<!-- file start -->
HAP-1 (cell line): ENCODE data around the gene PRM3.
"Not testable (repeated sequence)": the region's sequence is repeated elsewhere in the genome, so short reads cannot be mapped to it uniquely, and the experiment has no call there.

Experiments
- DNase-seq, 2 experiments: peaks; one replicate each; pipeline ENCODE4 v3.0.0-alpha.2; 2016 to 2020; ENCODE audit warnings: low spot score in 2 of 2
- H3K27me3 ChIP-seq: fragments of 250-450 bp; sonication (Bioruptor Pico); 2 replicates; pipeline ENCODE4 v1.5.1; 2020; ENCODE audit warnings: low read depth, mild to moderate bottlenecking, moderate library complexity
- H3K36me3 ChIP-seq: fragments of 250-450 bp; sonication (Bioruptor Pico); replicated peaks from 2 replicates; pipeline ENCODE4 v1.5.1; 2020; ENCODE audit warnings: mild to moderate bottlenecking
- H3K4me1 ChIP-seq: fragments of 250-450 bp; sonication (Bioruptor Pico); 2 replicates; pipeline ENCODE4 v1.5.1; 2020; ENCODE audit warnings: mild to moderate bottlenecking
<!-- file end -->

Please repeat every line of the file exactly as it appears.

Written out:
HAP-1 (cell line): ENCODE data around the gene PRM3.
"Not testable (repeated sequence)": the region's sequence is repeated elsewhere in the genome, so short reads cannot be mapped to it uniquely, and the experiment has no call there.

Experiments
- DNase-seq, 2 experiments: peaks; one replicate each; pipeline ENCODE4 v3.0.0-alpha.2; 2016 to 2020; ENCODE audit warnings: low spot score in 2 of 2
- H3K27me3 ChIP-seq: fragments of 250-450 bp; sonication (Bioruptor Pico); 2 replicates; pipeline ENCODE4 v1.5.1; 2020; ENCODE audit warnings: low read depth, mild to moderate bottlenecking, moderate library complexity
- H3K36me3 ChIP-seq: fragments of 250-450 bp; sonication (Bioruptor Pico); replicated peaks from 2 replicates; pipeline ENCODE4 v1.5.1; 2020; ENCODE audit warnings: mild to moderate bottlenecking
- H3K4me1 ChIP-seq: fragments of 250-450 bp; sonication (Bioruptor Pico); 2 replicates; pipeline ENCODE4 v1.5.1; 2020; ENCODE audit warnings: mild to moderate bottlenecking